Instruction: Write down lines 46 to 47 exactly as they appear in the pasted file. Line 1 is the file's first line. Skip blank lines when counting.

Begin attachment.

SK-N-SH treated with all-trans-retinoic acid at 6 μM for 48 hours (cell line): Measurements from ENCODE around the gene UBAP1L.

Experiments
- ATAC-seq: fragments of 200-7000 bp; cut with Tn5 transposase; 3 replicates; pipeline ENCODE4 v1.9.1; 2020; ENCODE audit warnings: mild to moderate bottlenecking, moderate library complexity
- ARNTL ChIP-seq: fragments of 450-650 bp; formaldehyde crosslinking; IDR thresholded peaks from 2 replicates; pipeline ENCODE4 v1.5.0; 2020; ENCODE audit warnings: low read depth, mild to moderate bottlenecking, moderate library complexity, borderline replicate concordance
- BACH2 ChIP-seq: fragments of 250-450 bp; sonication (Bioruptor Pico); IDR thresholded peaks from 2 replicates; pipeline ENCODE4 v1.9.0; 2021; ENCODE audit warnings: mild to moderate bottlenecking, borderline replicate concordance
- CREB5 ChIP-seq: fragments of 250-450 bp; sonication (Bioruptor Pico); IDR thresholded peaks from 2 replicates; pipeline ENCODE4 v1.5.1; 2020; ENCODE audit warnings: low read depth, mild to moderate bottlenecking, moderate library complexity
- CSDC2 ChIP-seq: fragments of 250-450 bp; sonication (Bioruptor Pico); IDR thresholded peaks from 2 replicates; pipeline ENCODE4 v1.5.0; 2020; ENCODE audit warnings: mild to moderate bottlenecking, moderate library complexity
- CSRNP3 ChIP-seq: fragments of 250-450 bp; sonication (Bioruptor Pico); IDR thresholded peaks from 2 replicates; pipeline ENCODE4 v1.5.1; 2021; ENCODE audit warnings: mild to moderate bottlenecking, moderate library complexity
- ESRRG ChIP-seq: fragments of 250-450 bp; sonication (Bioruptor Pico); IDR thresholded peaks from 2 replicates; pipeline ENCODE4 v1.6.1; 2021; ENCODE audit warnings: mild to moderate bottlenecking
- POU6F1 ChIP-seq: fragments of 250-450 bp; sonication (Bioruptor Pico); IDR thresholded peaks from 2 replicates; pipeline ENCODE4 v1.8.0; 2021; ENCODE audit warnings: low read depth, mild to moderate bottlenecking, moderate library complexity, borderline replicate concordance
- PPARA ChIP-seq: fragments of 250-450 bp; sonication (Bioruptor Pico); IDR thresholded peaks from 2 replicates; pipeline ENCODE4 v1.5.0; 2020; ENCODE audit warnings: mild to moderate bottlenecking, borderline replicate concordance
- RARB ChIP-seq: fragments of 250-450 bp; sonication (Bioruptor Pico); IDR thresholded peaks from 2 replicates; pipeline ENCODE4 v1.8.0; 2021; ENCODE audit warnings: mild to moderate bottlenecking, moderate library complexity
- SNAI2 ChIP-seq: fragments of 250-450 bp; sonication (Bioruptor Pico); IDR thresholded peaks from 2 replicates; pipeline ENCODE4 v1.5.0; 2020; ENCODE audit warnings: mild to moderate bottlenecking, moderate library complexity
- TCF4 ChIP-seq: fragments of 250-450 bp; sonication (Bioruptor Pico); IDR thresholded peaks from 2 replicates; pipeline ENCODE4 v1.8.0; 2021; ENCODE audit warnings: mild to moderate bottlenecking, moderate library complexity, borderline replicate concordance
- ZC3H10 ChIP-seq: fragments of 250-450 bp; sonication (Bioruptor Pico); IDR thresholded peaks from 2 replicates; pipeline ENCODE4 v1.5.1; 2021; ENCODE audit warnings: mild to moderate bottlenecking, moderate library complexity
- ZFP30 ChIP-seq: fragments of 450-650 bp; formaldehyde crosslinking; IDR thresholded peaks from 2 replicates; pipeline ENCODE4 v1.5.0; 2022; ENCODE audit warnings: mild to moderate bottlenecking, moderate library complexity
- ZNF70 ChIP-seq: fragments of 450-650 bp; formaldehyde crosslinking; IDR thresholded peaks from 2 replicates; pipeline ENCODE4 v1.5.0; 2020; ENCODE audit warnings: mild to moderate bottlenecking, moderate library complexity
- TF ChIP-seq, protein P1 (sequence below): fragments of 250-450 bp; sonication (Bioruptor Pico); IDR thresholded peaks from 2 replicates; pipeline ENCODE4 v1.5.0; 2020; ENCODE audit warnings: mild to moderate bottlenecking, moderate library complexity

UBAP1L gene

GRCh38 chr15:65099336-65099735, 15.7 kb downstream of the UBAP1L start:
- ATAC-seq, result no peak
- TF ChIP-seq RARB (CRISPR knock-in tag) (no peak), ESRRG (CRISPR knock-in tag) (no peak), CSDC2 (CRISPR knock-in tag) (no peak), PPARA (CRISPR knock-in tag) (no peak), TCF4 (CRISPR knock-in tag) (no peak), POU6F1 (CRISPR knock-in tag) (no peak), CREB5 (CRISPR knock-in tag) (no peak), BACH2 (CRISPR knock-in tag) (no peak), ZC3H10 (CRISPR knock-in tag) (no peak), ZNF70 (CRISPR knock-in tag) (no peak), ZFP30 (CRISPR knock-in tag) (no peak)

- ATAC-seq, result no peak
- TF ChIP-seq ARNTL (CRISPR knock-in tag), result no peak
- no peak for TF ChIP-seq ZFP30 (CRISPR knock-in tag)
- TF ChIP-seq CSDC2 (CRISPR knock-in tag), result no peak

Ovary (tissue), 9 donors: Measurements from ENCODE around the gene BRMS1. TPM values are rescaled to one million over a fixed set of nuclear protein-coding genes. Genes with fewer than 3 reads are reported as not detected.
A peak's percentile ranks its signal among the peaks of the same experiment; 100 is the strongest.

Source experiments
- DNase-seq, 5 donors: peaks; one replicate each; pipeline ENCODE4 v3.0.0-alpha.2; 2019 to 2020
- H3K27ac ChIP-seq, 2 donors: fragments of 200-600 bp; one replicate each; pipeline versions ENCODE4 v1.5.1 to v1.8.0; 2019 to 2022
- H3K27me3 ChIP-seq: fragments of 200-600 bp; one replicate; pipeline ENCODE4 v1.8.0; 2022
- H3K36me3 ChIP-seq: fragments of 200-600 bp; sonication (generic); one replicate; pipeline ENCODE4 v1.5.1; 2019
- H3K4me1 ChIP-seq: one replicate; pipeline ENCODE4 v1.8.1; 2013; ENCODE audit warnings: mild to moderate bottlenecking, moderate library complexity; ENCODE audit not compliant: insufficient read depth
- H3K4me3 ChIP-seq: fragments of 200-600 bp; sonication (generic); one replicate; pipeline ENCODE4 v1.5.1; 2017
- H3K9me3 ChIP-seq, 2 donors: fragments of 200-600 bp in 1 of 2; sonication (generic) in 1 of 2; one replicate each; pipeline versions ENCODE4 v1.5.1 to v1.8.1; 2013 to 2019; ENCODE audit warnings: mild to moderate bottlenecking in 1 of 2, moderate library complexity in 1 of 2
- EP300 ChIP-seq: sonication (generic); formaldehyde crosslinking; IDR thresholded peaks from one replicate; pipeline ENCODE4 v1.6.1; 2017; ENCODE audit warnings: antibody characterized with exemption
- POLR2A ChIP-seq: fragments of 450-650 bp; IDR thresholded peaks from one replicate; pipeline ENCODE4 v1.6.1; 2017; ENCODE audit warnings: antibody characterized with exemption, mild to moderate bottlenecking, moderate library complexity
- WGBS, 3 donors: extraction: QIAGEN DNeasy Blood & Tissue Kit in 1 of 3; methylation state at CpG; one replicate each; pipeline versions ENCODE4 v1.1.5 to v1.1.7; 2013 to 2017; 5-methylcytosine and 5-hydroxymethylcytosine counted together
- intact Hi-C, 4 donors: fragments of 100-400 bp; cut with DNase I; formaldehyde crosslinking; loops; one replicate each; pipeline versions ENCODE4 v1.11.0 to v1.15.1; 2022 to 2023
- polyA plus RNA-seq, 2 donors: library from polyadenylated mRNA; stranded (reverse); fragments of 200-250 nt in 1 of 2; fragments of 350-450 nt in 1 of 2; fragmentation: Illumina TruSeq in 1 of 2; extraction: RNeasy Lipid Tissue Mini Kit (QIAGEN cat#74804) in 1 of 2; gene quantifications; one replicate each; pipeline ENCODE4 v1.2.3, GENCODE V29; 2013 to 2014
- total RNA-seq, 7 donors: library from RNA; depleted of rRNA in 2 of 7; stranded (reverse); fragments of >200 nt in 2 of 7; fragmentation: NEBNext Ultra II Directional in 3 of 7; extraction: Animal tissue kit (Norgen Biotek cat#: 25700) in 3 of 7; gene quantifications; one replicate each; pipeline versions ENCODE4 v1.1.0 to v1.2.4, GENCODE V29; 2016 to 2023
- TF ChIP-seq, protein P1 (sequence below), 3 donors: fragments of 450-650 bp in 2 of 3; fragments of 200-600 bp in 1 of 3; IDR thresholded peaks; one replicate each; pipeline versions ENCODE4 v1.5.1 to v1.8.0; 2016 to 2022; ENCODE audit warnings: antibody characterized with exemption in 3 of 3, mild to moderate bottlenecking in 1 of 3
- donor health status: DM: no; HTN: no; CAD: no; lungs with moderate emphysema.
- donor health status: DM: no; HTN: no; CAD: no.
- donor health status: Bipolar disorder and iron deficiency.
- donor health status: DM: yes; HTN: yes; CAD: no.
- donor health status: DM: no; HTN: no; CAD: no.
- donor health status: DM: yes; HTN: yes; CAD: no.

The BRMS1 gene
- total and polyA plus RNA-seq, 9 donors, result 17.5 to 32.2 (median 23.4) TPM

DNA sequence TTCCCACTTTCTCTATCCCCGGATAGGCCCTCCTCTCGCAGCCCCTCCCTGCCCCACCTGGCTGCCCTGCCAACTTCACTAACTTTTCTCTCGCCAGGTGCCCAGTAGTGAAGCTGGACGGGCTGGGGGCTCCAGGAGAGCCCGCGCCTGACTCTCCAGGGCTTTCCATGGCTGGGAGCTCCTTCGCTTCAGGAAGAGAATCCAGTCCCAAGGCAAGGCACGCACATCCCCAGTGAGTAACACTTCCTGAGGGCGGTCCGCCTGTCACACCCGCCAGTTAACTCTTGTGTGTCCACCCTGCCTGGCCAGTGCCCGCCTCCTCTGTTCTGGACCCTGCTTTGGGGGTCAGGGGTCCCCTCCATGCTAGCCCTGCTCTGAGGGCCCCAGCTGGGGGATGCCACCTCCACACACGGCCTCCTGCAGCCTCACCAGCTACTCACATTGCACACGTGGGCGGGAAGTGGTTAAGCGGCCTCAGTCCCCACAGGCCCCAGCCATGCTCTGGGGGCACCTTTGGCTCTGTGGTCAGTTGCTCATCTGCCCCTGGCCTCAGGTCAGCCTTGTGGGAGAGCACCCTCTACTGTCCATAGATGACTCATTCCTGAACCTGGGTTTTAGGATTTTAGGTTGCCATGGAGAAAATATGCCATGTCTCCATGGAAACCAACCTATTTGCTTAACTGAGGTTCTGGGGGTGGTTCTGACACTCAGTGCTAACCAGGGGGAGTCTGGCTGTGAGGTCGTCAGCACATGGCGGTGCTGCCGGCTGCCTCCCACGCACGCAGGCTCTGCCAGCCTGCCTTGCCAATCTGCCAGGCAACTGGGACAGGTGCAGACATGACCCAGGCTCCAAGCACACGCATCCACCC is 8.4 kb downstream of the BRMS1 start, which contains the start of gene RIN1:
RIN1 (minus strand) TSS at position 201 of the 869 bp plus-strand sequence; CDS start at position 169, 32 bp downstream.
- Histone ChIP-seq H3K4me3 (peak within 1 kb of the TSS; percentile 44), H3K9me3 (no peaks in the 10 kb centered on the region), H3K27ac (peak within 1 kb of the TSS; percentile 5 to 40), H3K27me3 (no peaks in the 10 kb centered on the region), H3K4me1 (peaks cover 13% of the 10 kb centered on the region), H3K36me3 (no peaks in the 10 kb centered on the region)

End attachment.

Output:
- donor health status: Bipolar disorder and iron deficiency.
- donor health status: DM: yes; HTN: yes; CAD: no.